Long Island's May unemployment rate dropped to 4.9 percent from 6.1 percent a year ago, the state Labor Department said Tuesday. It was the lowest jobless rate for the month in six years.
But data in the report suggest that the decline was partly due to people dropping out of the workforce. The number of unemployed residents plunged by 18,200, to 72,400, year over year. But the number of employed residents rose by just 2,000 to a total of 1.4 million.
People who give up looking for work because they don't believe they can find a job aren't counted in the data as unemployed. "It's good that we are still below 5 percent for unemployment," said Shital Patel, labor market analyst in the department's Hicksville office. But "the improvement this month . . . was due in part to people dropping out of the labor force."
Because of the discouraged worker factor, some economists believe the jobless rate is less relevant for gauging the strength of the recovery than are such things as employment, wages or hours worked.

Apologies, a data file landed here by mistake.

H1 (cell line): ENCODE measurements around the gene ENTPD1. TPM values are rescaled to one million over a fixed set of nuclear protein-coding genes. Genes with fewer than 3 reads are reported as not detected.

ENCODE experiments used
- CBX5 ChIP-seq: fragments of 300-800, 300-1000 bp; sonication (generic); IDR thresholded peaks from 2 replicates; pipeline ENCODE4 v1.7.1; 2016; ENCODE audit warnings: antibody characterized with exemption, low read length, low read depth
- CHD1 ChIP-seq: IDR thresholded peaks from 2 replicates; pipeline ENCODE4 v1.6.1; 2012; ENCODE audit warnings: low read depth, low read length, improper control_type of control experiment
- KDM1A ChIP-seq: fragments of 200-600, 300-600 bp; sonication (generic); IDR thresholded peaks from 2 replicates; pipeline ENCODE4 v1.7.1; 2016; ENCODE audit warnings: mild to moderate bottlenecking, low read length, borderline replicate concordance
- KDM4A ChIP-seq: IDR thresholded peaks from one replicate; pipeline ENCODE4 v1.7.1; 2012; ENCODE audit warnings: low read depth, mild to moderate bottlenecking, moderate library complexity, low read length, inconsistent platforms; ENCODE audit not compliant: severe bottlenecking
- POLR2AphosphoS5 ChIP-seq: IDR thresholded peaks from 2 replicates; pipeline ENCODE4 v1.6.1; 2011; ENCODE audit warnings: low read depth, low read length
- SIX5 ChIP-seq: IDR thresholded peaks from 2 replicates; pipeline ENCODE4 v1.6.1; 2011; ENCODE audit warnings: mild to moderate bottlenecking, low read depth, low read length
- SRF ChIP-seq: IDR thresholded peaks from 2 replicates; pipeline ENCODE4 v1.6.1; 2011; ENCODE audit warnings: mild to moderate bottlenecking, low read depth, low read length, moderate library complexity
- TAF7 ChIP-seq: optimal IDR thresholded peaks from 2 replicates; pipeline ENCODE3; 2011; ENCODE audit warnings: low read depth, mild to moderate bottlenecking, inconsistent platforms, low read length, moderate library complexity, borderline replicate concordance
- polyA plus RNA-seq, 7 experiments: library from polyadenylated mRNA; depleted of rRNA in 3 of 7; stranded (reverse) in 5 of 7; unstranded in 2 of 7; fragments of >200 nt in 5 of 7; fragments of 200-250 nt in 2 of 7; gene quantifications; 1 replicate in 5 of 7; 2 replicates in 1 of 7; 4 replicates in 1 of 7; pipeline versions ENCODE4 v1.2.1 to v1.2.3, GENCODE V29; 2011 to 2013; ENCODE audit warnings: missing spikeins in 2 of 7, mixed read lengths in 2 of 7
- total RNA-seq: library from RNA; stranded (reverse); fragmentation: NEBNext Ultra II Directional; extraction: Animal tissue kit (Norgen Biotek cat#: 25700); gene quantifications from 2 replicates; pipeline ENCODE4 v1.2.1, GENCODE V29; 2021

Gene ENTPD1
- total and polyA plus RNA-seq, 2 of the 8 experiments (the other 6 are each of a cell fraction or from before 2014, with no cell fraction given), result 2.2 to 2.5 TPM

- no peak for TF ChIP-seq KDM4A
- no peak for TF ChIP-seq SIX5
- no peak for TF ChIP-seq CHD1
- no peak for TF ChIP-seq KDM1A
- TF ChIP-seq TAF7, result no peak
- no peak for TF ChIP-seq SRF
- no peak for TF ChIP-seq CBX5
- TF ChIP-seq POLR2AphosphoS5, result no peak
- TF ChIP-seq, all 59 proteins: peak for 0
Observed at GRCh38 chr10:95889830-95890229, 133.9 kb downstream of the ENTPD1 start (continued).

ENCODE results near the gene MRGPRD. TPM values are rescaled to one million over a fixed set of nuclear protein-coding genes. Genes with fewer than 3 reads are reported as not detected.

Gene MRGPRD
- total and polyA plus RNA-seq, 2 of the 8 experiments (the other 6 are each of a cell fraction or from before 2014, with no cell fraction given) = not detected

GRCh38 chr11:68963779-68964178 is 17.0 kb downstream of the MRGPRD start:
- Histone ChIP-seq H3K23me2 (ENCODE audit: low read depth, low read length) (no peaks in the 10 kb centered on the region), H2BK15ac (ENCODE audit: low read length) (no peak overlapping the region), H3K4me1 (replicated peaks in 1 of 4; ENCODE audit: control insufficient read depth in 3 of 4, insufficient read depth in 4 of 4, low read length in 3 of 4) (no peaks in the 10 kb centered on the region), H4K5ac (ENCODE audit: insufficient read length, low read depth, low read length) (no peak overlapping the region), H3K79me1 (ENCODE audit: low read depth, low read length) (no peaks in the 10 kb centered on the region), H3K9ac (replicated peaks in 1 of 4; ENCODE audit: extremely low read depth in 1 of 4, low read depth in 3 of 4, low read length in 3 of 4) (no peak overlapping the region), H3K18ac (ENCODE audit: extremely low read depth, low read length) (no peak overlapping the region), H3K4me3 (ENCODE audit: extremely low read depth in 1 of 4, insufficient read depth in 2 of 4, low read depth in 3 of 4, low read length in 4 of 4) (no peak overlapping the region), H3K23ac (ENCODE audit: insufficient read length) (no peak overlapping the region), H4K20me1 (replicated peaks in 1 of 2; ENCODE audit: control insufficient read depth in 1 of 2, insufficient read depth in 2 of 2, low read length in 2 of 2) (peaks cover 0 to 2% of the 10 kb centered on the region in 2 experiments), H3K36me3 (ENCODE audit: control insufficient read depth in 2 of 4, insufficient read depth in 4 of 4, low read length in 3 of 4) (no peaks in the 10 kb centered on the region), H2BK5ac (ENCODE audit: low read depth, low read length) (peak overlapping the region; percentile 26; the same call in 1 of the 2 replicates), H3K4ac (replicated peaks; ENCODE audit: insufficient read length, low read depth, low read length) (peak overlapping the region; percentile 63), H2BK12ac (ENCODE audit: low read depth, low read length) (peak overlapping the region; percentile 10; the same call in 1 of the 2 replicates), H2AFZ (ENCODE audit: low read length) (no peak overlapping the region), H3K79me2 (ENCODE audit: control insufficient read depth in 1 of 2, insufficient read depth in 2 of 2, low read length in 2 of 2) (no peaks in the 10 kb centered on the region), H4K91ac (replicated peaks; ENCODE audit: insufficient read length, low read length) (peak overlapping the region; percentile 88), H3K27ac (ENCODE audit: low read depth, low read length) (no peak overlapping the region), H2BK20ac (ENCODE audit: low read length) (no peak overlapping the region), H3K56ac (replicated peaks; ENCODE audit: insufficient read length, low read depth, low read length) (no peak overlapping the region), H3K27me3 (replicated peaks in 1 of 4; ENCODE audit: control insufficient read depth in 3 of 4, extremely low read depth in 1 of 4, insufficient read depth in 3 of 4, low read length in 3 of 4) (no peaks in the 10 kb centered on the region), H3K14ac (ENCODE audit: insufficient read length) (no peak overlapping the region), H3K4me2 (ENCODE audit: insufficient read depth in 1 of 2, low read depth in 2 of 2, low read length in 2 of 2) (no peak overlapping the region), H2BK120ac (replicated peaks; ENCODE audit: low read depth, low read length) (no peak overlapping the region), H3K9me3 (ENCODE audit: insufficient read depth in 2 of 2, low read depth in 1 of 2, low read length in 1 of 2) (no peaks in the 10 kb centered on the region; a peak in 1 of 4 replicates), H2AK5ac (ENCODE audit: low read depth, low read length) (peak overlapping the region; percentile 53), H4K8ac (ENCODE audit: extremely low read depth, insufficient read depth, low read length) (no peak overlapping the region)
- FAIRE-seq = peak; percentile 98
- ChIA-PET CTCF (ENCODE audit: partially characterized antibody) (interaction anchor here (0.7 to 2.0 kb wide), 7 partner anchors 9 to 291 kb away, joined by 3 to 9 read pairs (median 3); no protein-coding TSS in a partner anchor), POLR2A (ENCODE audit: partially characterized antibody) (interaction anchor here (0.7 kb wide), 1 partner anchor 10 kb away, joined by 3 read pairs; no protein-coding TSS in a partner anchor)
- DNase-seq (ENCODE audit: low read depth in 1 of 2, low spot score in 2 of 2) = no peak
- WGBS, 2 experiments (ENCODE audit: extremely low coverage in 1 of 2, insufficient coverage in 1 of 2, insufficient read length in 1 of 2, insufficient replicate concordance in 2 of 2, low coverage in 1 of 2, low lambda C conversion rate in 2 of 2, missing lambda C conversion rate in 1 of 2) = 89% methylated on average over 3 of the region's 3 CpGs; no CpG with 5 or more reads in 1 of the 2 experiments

"If you look only at the unemployment rate it appears that the economy has come back," said Martin Melkonian, associate professor of economics at Hofstra University. "But if you look at these broader measures, there is still a long way to go before we can call this a true recovery."
Even with the Island posting only modest employment gains last month, the number of residents with jobs was the highest for May since 2008, when 1.42 million people were employed.
Last week the department reported that the Island had 12,200 more jobs in May than the year before, not robust growth but the fastest pace since February. That report was based on a survey of businesses. The data released Tuesday are based on a Census survey of Long Island households.
North Hempstead Town had the lowest unemployment rate -- 4.2 percent. Hempstead Village's 6.1 percent was the highest.
On a county level, Nassau's 4.8 percent tied it with Columbia and Rockland counties for the fourth-lowest rate in the state. Suffolk's 5 percent tied it with Albany and Genesee for the fifth lowest. Tompkins County, home of Cornell University, had the lowest rate, 4.1 percent.
Long Island's overall 4.9 percent rate was lower than the 7.7 percent rate for New York City and the state's 6.4 percent. But the Island's rate is still considerably above the 3.5 percent posted in May 2007, seven months before the recession began.
Because local data aren't adjusted to reflect seasonal swings in employment, the department focuses on year-over-year changes in the unemployment rate.